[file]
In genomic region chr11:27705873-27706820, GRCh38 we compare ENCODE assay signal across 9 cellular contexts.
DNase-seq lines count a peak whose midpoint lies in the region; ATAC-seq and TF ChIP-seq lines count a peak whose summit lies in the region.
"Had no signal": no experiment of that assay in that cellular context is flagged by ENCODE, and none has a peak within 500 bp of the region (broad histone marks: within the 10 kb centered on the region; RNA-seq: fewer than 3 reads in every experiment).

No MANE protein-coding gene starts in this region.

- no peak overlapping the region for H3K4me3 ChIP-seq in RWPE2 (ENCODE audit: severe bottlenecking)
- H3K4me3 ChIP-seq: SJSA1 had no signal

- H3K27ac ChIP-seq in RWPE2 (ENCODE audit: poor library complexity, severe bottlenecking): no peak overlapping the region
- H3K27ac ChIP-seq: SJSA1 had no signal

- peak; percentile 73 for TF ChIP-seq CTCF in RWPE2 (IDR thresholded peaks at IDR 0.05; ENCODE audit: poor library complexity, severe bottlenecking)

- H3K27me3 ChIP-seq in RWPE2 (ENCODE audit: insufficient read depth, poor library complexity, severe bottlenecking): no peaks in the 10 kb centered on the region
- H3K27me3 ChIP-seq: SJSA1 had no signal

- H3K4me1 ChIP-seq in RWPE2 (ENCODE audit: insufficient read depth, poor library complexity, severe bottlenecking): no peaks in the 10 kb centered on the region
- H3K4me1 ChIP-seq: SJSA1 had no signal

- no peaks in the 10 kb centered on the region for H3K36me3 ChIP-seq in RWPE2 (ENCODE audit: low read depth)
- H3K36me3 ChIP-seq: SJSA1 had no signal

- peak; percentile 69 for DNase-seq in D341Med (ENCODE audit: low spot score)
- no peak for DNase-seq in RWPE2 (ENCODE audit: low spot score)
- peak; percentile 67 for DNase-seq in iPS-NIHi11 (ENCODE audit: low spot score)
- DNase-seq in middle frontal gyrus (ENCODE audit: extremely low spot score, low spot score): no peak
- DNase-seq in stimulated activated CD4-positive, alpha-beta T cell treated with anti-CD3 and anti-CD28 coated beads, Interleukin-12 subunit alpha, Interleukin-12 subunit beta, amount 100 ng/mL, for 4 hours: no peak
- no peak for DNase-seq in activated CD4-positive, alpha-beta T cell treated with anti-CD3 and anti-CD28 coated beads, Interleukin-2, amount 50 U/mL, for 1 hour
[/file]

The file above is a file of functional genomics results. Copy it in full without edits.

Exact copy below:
In genomic region chr11:27705873-27706820, GRCh38 we compare ENCODE assay signal across 9 cellular contexts.
DNase-seq lines count a peak whose midpoint lies in the region; ATAC-seq and TF ChIP-seq lines count a peak whose summit lies in the region.
"Had no signal": no experiment of that assay in that cellular context is flagged by ENCODE, and none has a peak within 500 bp of the region (broad histone marks: within the 10 kb centered on the region; RNA-seq: fewer than 3 reads in every experiment).

No MANE protein-coding gene starts in this region.

- no peak overlapping the region for H3K4me3 ChIP-seq in RWPE2 (ENCODE audit: severe bottlenecking)
- H3K4me3 ChIP-seq: SJSA1 had no signal

- H3K27ac ChIP-seq in RWPE2 (ENCODE audit: poor library complexity, severe bottlenecking): no peak overlapping the region
- H3K27ac ChIP-seq: SJSA1 had no signal

- peak; percentile 73 for TF ChIP-seq CTCF in RWPE2 (IDR thresholded peaks at IDR 0.05; ENCODE audit: poor library complexity, severe bottlenecking)

- H3K27me3 ChIP-seq in RWPE2 (ENCODE audit: insufficient read depth, poor library complexity, severe bottlenecking): no peaks in the 10 kb centered on the region
- H3K27me3 ChIP-seq: SJSA1 had no signal

- H3K4me1 ChIP-seq in RWPE2 (ENCODE audit: insufficient read depth, poor library complexity, severe bottlenecking): no peaks in the 10 kb centered on the region
- H3K4me1 ChIP-seq: SJSA1 had no signal

- no peaks in the 10 kb centered on the region for H3K36me3 ChIP-seq in RWPE2 (ENCODE audit: low read depth)
- H3K36me3 ChIP-seq: SJSA1 had no signal

- peak; percentile 69 for DNase-seq in D341Med (ENCODE audit: low spot score)
- no peak for DNase-seq in RWPE2 (ENCODE audit: low spot score)
- peak; percentile 67 for DNase-seq in iPS-NIHi11 (ENCODE audit: low spot score)
- DNase-seq in middle frontal gyrus (ENCODE audit: extremely low spot score, low spot score): no peak
- DNase-seq in stimulated activated CD4-positive, alpha-beta T cell treated with anti-CD3 and anti-CD28 coated beads, Interleukin-12 subunit alpha, Interleukin-12 subunit beta, amount 100 ng/mL, for 4 hours: no peak
- no peak for DNase-seq in activated CD4-positive, alpha-beta T cell treated with anti-CD3 and anti-CD28 coated beads, Interleukin-2, amount 50 U/mL, for 1 hour